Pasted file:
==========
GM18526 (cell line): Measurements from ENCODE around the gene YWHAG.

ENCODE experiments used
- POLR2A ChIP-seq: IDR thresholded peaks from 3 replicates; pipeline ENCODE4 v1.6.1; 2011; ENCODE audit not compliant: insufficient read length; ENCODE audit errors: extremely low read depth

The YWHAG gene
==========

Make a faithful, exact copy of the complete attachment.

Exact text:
GM18526 (cell line): Measurements from ENCODE around the gene YWHAG.

ENCODE experiments used
- POLR2A ChIP-seq: IDR thresholded peaks from 3 replicates; pipeline ENCODE4 v1.6.1; 2011; ENCODE audit not compliant: insufficient read length; ENCODE audit errors: extremely low read depth

The YWHAG gene